To walk the right way in life

There is not anything which o­ne can control. Even each citta which
because of conditions falls away immediately, to be succeeded
by the next
citta. It seems as if the situation is hopeless. Could you
tell me whether
something can be done to walk the right way in life?
               The situation is not hopeless. Wisdom, the understanding of reality, can condition o­ne to have more wholesome mental states and to do good deeds. There is no “self” who can suppress o­ne’s bad inclinations; there is no “self” who can force o­ne to do good deeds. Everybody can verify this in daily life. For example, if we tell ourselves: “today I will be very kind to everybody”, can we prevent ourselves from suddenly saying an unkind word? Most of the time it has happened before we realize it.                  If we are able to suppress our anger for a while we are inclined to think that there is a “self” who can suppress anger. In reality there are at that moment cittas which are not conditioned by anger, but which arise from other conditions. Afterwards there will be anger again because anger is not really eradicated by suppression. o­nly wisdom, seeing things as they are, can very gradually eradicate everything which is
unwholesome in us.                  We can develop this wisdom step by step. Even wisdom is not “self”; it can o­nly arise when there are the right conditions. We can develop wisdom by knowing through direct experience the mental phenomena and physical phenomena in and around our-selves. When we have realized that none of these mental and physical phenomena stays or is permanent, we will understand that we cannot take any phenomenon for “self”.                The Buddha explained to his disciples that it is “comprehending” seeing things as they are, which will eradicate unwholesomeness. When we are still learning to develop wisdom and when we notice that we have unwholesome cittas, we are troubled about it, we have aversion because of it. He whose wisdom is developed, has right understanding of his life. He knows that there is no “self”, and that everything arises because of conditions. Thus he is not troubled, he is simply aware of the present moment.                The word “comprehending” is used in the suttas many times. This should help us to see that we do not have to perform extraordinary deeds; we should learn to be aware of the present moment in order to see things as they are. Of course wisdom cannot be fully developed in o­ne day. For a long time we have been used to the idea of “self”. In conventional language we have to use the words “I” and “self” continually  in order to make ourselves understood.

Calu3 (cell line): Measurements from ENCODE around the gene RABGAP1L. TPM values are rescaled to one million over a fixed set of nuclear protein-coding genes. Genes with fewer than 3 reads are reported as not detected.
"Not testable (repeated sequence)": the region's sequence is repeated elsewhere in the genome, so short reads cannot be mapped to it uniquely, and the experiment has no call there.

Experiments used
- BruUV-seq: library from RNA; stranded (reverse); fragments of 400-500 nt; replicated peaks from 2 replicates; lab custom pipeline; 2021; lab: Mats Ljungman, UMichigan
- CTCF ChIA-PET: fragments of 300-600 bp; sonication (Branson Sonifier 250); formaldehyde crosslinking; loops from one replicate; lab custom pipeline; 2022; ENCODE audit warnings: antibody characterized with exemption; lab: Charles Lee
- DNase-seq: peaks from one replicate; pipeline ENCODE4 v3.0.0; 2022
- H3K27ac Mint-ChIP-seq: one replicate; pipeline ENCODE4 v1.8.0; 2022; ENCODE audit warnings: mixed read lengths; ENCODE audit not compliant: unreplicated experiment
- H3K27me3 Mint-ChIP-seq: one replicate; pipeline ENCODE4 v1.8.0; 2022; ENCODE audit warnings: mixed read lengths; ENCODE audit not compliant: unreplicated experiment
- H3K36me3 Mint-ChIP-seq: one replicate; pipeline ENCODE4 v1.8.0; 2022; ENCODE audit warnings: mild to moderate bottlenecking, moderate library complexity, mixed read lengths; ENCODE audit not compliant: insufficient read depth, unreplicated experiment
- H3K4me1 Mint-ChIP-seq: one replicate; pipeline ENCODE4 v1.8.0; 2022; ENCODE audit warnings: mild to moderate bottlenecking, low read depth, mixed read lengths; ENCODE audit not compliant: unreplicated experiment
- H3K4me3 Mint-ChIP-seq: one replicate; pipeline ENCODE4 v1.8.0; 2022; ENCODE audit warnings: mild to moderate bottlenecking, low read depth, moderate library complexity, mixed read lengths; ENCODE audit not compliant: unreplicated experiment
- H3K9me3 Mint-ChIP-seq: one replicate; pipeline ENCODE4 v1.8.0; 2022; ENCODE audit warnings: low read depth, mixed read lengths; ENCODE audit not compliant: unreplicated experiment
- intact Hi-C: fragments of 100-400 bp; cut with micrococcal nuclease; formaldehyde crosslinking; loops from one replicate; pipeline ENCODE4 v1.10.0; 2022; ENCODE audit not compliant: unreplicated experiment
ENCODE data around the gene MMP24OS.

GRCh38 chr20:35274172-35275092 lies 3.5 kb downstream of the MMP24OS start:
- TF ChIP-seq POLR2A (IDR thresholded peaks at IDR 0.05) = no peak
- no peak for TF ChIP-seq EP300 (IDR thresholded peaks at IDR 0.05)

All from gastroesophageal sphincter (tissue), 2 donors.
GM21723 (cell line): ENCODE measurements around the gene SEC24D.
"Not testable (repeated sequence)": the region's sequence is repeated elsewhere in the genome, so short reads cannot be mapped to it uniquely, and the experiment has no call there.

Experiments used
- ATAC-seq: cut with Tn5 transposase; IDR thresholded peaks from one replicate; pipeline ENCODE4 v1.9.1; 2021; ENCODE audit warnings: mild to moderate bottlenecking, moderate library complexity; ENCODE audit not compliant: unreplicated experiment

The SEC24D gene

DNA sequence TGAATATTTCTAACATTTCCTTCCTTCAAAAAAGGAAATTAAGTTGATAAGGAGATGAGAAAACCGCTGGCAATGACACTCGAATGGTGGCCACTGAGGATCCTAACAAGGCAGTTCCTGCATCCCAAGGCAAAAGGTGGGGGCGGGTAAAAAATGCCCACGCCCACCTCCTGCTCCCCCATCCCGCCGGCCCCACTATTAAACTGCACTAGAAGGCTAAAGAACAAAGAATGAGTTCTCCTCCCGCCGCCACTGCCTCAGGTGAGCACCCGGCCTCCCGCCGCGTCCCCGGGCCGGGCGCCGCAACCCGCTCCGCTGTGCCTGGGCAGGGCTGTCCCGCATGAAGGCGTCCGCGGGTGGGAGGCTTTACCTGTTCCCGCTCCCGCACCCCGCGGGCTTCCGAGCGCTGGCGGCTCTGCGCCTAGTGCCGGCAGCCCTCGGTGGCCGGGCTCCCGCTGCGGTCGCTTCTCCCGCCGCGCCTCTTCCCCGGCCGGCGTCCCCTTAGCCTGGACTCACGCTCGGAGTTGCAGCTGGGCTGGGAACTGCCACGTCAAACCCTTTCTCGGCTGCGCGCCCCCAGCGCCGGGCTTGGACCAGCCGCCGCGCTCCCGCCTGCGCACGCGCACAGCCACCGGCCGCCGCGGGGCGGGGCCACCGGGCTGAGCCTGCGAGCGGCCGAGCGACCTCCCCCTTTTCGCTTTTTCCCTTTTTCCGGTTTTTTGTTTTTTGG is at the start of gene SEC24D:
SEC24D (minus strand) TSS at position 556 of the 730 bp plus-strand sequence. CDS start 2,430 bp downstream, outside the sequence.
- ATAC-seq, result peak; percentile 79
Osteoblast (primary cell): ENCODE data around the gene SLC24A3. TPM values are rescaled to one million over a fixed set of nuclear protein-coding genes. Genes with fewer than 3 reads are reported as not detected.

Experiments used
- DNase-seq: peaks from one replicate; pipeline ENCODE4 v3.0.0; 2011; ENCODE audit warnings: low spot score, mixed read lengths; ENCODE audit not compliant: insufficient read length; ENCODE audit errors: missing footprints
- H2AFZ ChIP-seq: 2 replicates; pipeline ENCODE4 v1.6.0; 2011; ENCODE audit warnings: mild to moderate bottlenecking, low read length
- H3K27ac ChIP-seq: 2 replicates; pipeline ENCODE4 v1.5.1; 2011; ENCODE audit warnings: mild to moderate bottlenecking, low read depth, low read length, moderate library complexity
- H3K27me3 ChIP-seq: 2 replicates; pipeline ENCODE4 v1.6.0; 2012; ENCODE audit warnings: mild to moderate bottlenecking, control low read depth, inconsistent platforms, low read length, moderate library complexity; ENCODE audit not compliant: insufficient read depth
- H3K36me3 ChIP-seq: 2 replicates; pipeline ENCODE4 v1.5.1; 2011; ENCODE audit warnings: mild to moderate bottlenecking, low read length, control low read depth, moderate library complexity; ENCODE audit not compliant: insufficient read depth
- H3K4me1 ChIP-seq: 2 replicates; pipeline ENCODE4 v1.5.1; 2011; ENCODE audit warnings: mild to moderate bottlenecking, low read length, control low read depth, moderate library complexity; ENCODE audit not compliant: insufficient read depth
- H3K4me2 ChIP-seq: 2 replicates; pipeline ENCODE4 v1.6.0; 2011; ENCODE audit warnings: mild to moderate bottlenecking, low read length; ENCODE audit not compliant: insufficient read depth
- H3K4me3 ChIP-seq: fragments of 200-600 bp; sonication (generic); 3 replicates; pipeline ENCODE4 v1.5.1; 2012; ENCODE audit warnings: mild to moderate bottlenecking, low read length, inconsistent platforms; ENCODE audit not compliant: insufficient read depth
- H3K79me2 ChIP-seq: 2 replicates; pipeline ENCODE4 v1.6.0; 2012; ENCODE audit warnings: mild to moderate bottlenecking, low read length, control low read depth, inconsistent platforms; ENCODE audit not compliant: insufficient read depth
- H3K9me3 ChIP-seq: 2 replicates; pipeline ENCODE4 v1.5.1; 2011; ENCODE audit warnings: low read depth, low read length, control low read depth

Topic 38